Housing + Development

Tents and belongings along the banks of the San Lorenzo River, a popular location for Santa Cruz’s homeless to find shelter. (Daniel Wu / Peninsula Press)

Coronavirus and winter make it harder to solve Santa Cruz’s homelessness problems

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One day in March, Jeffrey Jerozal got caught in a rainstorm. The sudden coronavirus lockdown put Santa Cruz’s businesses and residents on edge, and wherever Jerozal tried to take temporary shelter, he was met with hostility. A scuffle ensued, the police came, and the homeless man was taken to a hospital, wet and shivering. “It’s a damned state to get hypothermia in Santa Cruz,” he said. Experiences like Jerozal’s are common in a beach town that promotes its legacy of tolerance — “Keep Santa Cruz Weird” is the slogan on T-shirts — but hasn’t been able to solve a persistent problem with homelessness. As city officials, nonprofits and activists struggle…

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Undocumented Workers Face Worsening Economic Crisis Without Relief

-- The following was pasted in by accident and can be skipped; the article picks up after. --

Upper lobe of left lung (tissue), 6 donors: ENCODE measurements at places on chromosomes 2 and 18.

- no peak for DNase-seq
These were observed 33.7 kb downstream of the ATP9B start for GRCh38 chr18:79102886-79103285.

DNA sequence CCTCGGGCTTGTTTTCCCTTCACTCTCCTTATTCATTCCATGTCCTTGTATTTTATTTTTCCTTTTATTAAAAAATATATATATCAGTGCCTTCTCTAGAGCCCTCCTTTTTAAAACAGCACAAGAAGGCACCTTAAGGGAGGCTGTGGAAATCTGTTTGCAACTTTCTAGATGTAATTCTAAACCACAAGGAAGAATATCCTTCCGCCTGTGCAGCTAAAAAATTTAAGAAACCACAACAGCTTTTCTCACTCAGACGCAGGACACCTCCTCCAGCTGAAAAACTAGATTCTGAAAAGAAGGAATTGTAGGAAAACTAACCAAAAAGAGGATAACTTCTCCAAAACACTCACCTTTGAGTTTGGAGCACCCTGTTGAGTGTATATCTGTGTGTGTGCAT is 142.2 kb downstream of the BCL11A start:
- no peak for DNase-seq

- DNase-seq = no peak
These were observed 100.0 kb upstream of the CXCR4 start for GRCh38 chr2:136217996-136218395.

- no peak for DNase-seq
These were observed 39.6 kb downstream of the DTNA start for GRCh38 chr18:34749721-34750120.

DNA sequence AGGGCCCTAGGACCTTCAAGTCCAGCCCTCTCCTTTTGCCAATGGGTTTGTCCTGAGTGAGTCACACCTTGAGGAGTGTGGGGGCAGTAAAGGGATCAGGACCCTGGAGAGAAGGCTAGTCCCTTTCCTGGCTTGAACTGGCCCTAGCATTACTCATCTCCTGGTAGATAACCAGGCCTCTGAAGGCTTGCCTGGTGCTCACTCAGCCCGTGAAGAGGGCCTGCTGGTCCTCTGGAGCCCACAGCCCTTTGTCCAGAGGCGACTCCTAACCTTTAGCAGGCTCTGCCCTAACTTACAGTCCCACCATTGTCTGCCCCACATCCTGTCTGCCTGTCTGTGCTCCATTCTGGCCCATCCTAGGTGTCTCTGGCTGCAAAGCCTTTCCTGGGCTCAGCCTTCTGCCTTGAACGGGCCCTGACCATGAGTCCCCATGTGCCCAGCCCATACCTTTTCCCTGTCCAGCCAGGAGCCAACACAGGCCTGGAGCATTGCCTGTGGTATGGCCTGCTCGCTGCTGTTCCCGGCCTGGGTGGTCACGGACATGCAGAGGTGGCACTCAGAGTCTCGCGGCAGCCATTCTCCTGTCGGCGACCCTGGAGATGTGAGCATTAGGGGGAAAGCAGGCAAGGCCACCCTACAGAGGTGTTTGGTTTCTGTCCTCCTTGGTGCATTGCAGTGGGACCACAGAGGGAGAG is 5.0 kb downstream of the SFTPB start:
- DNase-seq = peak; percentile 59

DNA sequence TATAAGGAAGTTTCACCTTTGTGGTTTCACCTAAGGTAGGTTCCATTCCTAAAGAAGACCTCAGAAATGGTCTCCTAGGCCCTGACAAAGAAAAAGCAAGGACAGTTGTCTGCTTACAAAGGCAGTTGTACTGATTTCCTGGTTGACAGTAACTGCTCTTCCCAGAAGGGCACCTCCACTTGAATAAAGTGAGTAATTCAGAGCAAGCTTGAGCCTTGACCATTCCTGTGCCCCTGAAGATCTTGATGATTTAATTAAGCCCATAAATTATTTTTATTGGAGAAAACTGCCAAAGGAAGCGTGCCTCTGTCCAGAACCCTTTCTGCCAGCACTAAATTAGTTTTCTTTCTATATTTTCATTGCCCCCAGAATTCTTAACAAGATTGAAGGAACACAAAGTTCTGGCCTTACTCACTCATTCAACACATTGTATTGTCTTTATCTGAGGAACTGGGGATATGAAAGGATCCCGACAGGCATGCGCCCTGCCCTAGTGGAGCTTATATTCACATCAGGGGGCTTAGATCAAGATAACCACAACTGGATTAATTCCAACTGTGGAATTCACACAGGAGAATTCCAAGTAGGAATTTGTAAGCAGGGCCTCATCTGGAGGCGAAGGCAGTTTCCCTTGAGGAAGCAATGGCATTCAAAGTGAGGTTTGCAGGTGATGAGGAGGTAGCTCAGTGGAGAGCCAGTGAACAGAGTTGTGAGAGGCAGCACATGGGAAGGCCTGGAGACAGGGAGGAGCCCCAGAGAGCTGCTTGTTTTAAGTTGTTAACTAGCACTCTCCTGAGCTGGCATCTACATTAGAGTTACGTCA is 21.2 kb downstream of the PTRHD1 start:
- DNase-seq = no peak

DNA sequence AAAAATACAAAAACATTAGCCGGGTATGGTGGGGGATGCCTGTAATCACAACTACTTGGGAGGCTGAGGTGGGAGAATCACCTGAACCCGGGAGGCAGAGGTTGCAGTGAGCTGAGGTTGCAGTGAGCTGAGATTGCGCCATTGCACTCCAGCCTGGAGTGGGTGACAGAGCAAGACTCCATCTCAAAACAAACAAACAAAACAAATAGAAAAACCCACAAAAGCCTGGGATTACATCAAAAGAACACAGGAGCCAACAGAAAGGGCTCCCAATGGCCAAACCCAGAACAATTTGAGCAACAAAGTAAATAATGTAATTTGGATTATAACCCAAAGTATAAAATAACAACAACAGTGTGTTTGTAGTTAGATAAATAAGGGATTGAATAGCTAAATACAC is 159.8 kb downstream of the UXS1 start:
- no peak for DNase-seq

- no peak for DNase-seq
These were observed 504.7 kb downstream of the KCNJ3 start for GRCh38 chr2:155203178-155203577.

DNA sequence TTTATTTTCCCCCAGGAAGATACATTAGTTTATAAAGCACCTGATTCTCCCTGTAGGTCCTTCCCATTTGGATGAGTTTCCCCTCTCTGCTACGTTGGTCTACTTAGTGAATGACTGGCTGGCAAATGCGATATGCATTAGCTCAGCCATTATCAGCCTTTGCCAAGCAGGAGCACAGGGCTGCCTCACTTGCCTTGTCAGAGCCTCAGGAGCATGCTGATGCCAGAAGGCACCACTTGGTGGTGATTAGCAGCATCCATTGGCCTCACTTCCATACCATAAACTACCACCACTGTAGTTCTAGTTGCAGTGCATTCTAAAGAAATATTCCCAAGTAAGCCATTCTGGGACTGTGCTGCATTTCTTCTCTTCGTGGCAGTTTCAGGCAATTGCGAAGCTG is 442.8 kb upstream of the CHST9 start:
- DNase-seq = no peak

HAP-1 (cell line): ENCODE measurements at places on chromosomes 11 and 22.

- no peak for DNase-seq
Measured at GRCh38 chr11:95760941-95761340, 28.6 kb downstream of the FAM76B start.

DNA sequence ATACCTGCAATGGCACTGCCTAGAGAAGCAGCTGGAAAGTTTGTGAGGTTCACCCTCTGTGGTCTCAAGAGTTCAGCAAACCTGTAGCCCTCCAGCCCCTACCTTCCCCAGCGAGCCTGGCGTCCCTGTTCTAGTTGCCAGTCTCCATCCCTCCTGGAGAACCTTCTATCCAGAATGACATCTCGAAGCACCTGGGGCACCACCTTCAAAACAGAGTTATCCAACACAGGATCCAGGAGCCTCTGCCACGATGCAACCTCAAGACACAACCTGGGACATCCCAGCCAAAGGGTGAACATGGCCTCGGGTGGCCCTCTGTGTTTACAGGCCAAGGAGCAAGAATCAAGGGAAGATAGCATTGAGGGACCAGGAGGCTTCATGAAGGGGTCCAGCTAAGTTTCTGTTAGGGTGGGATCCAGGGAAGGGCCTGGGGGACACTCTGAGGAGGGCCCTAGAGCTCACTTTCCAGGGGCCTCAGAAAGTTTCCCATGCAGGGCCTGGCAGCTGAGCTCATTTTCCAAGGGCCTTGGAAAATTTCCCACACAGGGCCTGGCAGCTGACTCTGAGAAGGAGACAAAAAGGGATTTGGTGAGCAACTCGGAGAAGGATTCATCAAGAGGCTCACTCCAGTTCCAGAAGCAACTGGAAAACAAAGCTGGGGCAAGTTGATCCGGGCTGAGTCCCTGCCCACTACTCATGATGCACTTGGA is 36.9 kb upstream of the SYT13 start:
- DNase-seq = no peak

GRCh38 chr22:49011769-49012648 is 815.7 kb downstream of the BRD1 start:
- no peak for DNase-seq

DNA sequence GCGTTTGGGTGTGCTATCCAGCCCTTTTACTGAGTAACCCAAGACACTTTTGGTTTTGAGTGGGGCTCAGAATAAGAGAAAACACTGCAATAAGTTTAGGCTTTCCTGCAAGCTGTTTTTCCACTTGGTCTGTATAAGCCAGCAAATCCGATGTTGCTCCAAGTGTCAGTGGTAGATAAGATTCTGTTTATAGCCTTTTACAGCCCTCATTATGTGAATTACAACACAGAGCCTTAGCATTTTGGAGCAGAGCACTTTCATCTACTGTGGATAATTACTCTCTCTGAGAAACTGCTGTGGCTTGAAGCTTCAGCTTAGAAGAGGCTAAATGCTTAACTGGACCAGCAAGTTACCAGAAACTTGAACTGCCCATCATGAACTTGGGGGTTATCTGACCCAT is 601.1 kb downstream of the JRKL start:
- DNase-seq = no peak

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California’s undocumented workers face food insecurity and evictions now that $75 million in California state funding appropriated in April to support them through the crisis has been depleted. An estimated 2 million undocumented workers reside in California. Of those, approximately 125,000, or only a little less than 6 percent of them, received the one-time benefits of $500 per adult or $1000 per household before they dried up in July. “You have a hemorrhage and we’re giving you a Band-Aid,” said Maria Cadenas, co-founder of Undocufund, a group dedicated to providing financial support to undocumented immigrants in the North Central Coast. “I appreciate the intent. But it’s not enough.” Christopher Rios…

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Despite existing rent control laws, mobile home residents in Mountain View lack protection

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MOUNTAIN VIEW – Mobile homes, which refer to houses built in factories and transported to different sites, are affordable housing options in overpriced Mountain View. The city harbors six mobile home parks and a total of 1,130 mobile home spaces. But both a newly passed state law and an existing city law that limit how much landlords can increase rent do not apply to mobile homes.

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